High-net-worth individuals can also consider hedge funds for investing in a recession. Hedge funds are actively managed funds that require a relatively high investment value, which is why they may not be ideal for average investors. However, they can be suitable for wealthy individuals. These funds trade esoteric assets with borrowed money and aim to offer higher than the average rate of return. They can be a good alternative investment but also carry very high risk. However, strategies used by hedge fund managers aim to generate returns across market conditions, including declines like a recession.
How to protect your money during a recession
Along with knowing how to prepare for a recession with suitable investments, it is also essential to understand what not to do to protect your money.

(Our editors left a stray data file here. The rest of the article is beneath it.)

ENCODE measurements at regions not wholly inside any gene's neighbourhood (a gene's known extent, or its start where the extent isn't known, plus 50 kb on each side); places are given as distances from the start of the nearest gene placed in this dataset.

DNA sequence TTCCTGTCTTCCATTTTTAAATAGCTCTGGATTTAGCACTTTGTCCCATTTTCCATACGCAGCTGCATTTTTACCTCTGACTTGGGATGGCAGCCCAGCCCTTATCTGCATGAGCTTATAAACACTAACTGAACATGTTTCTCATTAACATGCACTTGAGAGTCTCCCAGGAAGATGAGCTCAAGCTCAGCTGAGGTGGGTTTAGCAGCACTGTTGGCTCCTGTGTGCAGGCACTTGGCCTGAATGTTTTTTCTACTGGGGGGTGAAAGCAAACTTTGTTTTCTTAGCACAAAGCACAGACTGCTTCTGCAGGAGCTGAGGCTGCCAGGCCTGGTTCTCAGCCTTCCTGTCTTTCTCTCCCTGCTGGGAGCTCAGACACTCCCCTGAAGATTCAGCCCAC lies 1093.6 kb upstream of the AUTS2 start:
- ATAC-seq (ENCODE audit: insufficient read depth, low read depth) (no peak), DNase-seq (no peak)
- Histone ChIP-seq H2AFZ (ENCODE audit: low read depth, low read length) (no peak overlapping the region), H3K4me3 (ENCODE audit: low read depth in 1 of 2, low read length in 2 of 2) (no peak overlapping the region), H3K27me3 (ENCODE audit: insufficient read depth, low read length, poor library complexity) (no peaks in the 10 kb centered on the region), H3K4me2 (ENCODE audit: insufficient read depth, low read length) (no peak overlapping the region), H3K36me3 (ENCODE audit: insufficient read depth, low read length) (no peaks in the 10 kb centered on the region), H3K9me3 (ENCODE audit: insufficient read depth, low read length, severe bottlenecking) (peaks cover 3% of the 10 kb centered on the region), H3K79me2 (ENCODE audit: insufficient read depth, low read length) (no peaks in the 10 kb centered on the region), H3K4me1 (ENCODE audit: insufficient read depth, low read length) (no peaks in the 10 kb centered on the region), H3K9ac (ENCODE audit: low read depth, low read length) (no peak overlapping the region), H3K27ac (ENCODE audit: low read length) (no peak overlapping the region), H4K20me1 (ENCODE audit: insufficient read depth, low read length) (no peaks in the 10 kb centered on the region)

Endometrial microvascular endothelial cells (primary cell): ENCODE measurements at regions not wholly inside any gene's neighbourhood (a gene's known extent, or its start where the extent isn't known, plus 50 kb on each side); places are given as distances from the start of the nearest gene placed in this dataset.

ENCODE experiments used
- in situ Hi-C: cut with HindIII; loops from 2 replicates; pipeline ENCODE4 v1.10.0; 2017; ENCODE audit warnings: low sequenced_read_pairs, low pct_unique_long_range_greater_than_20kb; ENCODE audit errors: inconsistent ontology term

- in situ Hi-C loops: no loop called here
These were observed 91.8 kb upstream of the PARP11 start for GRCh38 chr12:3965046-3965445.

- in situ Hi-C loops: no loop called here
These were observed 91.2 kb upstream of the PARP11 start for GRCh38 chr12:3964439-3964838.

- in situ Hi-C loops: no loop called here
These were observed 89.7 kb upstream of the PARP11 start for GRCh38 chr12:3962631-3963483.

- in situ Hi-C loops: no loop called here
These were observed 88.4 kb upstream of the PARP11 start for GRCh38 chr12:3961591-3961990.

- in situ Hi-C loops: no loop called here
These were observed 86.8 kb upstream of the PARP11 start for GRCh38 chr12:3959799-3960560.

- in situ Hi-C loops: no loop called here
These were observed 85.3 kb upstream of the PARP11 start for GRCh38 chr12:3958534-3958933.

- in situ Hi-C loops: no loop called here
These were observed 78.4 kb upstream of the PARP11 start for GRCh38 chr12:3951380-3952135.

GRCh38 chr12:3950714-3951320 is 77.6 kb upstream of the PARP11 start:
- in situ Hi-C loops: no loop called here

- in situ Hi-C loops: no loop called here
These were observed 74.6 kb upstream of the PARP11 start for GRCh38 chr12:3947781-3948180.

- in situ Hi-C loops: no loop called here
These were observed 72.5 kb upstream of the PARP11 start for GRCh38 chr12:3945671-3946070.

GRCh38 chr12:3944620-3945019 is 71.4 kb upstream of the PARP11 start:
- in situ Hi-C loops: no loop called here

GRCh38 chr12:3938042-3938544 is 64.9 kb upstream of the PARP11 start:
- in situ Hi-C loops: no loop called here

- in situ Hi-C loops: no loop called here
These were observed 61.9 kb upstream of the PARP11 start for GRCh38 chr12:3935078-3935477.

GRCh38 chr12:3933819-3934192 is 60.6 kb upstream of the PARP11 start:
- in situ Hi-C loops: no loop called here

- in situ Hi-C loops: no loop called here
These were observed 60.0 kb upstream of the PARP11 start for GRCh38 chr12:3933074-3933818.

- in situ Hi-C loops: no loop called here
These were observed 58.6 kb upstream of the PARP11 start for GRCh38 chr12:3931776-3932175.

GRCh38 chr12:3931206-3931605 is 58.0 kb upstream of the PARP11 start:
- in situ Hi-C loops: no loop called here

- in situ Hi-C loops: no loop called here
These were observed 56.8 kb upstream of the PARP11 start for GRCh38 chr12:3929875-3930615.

1. Taking on debt:
When your investments show a downward trend and the likelihood of earning a bonus seems bleak, taking on debt can be one of the first things many people resort to. However, adding debt to your liabilities in a recession can be a bad idea. Debt creates an additional financial burden that can be hard to pay off. Moreover, since there is no job security in a recession, you may struggle to pay off your loans if you happen to lose your job.
2. Investing in certain high-risk stocks:
A recession may not be the right time to add risk to your portfolio. A recession is burdensome on individuals and companies. Many companies are forced to shut down due to shortages. So, company stocks can be highly volatile. While some stocks may offer some leverage against inflation, spotting these can require experience and knowledge of the market. Day trading may also not be advised as the stakes involved can be high. A lot of investors end up buying and selling stocks without any understanding of the market. However, this can lead to significant losses depending on how much you invest.
3. Avoid panic selling: